Should I fix my energy tariff now?

This is a matter of personal choice. Fixed-price energy tariffs are usually very popular, because they offer reassurance in a market that can change quickly. See below for our fixed vs variable rate comparison. Maybe it will help you make up your mind.  

Fixed-rate tariffs vs Variable rate tariffs

FIXED-RATE TARIFFVARIABLE RATE TARIFF
Pay the same rate per kWh for 12 months or moreYour rate per kWh could go up or down, depending on wholesale energy prices
You’re tied into a contract for 12 months or longerYour contract is open-ended, and you’re not tied in
Exit fees of £30 per fuel (approx) will be charged if you leave before the end of your contractNo exit fees, you can switch whenever you like

6 tips to keep your home energy costs down

We all want lower energy bills. Whether you choose a fixed or variable rate, there are plenty of ways to make your home more energy-efficient:

  • Turn your thermostat down by just one degree and you could save yourself £60 a year
  • Low-energy lightbulbs use 90% less energy than regular ones, and they last 10 times longer. Win-win! 
  • Idling appliances like TVs and laptops are costing you around £35 a year. Simply switch them off at the wall. 
  • Did you know that the government is offering up to £5,000 in vouchers to make energy-saving improvements? Make insulating your loft or double-glazing your windows a reality with their Green Homes Grant scheme. You could save £600 a year in bills, as well as helping to save the planet. Not bad, eh?!
  • Recent developments in low carbon heating technology could help you re-think your old boiler and make big savings. 
  • Get a smart meter installed. The meters come with an In-Home Display as standard, and they’re the most effective way to track your energy use and cut those bills.

Have these tips got you thinking? Try out 120 more cost-cutting ideas here 

Frequently asked questions

Does a fixed-rate tariff mean my monthly bills will remain the same throughout my contract?

Unfortunately not. A fixed-rate only refers to the amount you pay per kWh. You still need to pay for how much energy you use. When you use more energy, you pay more. When you use less energy, you pay less. Same as always.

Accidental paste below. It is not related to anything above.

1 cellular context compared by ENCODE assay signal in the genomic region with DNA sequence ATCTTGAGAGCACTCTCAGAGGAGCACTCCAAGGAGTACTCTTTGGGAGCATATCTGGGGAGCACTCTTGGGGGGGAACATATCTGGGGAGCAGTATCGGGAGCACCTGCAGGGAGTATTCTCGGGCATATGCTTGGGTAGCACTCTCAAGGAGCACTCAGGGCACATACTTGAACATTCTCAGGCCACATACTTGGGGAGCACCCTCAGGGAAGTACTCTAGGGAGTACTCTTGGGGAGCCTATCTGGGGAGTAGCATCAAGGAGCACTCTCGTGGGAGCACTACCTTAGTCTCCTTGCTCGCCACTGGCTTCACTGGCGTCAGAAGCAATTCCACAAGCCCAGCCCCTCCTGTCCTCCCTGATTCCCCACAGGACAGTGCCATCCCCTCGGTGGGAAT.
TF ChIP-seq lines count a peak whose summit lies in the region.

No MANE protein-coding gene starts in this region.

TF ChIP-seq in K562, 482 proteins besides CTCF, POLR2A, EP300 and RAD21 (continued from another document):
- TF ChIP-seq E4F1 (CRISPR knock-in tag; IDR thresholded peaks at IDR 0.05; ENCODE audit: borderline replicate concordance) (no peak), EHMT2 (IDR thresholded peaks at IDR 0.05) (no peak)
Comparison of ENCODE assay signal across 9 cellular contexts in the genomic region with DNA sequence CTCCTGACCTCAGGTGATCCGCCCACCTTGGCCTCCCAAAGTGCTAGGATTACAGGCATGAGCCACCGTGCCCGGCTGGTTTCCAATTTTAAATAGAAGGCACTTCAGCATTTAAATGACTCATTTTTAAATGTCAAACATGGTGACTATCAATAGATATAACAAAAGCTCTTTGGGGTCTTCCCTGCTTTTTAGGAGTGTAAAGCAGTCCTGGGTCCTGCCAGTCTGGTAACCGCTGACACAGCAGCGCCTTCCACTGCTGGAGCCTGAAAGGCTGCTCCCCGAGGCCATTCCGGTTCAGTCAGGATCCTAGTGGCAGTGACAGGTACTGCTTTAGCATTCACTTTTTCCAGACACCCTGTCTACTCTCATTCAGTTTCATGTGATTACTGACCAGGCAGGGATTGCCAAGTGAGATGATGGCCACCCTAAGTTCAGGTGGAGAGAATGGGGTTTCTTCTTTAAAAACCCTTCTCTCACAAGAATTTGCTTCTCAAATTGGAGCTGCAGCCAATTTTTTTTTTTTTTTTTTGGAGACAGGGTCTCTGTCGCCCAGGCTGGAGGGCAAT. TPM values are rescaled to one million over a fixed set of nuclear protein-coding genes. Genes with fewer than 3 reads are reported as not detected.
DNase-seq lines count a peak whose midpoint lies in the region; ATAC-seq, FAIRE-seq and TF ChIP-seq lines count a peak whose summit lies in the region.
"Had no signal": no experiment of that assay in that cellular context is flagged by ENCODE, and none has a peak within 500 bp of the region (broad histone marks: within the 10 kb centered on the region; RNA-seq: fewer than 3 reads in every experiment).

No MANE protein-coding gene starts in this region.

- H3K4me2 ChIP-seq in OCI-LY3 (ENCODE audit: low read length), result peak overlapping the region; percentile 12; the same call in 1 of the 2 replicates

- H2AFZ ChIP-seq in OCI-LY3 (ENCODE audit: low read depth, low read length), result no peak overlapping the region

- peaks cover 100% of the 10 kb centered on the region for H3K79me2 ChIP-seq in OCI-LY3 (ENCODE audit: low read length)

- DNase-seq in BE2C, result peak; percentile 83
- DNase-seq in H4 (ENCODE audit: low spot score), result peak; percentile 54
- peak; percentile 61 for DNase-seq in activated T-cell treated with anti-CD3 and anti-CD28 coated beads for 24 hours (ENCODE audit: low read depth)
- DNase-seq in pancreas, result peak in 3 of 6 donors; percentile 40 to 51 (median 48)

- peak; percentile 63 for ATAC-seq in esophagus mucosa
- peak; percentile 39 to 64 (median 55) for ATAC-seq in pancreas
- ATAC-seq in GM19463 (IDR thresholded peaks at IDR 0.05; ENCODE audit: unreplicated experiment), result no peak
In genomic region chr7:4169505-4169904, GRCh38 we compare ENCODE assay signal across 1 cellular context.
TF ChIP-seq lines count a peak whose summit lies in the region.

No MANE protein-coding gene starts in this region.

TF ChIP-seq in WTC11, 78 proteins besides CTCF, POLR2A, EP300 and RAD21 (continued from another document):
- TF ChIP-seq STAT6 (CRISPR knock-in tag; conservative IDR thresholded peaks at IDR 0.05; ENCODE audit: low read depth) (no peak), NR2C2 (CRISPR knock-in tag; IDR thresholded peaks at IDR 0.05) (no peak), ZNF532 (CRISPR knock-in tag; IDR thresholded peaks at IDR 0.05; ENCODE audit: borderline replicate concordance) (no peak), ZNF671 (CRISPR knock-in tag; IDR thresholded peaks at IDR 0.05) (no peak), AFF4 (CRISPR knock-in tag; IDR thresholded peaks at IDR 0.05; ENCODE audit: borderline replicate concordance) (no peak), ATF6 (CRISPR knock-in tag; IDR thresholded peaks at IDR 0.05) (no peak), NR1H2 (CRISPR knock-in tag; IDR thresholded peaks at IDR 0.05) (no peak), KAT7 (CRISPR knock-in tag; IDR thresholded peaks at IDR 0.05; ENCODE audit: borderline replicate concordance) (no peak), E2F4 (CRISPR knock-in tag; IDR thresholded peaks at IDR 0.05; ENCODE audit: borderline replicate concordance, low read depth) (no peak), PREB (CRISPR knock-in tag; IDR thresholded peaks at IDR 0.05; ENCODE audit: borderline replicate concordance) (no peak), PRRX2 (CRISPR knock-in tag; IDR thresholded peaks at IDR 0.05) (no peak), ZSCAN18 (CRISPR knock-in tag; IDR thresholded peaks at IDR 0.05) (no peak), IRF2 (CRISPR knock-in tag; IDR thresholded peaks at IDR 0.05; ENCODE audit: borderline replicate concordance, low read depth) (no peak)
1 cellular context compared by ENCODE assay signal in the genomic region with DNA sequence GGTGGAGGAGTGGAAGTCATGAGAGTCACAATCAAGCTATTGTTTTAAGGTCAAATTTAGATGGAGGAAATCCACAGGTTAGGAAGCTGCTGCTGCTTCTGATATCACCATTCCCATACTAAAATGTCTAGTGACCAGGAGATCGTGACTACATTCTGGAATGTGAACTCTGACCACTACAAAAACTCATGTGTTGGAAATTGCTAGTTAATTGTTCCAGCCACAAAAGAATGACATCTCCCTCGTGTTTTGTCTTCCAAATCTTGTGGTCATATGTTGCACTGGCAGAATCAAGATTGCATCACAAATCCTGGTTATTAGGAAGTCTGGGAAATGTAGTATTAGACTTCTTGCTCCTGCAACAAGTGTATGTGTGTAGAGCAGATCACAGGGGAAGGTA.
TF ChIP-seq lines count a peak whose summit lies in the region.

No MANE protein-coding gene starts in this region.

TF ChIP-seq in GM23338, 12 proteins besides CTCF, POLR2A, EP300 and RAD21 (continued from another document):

This also applies for monthly Direct Debits (DD). Your supplier estimates your DD payment by calculating how much energy they think you’ll use over the year. If you use more, they’ll request your DD payment goes up. If you’re using less, your DD payment could go down. 

Are fixed-rate tariffs cheaper than variable?

Generally speaking, if you shop around, you’ll find that the best fixed-rate tariff will be better value than a variable rate one.

However, when wholesale energy prices are exceptionally high, the opposite might be true. In this instance, it’s probably best to stick with a variable price plan, where prices are limited by the Ofgem energy price cap

Are there any hidden charges or cancellation fees when switching?

If you’re on a variable rate tariff, you can switch at any time, without incurring any cost. If you’re on a fixed-rate tariff, most suppliers charge exit fees if you want to get out of the contract before the term is complete.

These exit fees must be paid for each fuel. So if your supplier charges £30 as an exit fee, and you’re switching both gas and electricity, you’ll pay £60. And remember, these fees can’t be charged within 49 days of your contract’s end date. 

What’s the cheapest energy tariff on the market?

The cheapest tariffs vary all the time, depending on the supplier. And they depend on where you live too. Do your research and don't forget to check directly with suppliers for their best deals. 

I’m on a fixed-rate tariff and I’m moving home. Will my energy supplier let me keep my fixed-rate?

Most suppliers will let you transfer your fixed-rate contract to your new home. If you’re moving to a different area, the rates may be slightly different, but you should get a comparable saving. 

If you’re planning to fix your energy rates, but know you’ll be moving soon, check with your energy supplier to make sure you can take the same deal with you.

If I switch suppliers, will my energy be interrupted?

Switching is easy. Once you’ve chosen your new energy supplier, they’ll do everything for you, with no interruption to your service. The switch usually takes 21 days, so make sure you switch before the end of your contract, for the best possible rates. You don’t even have to inform your old supplier that you’re leaving. Phew!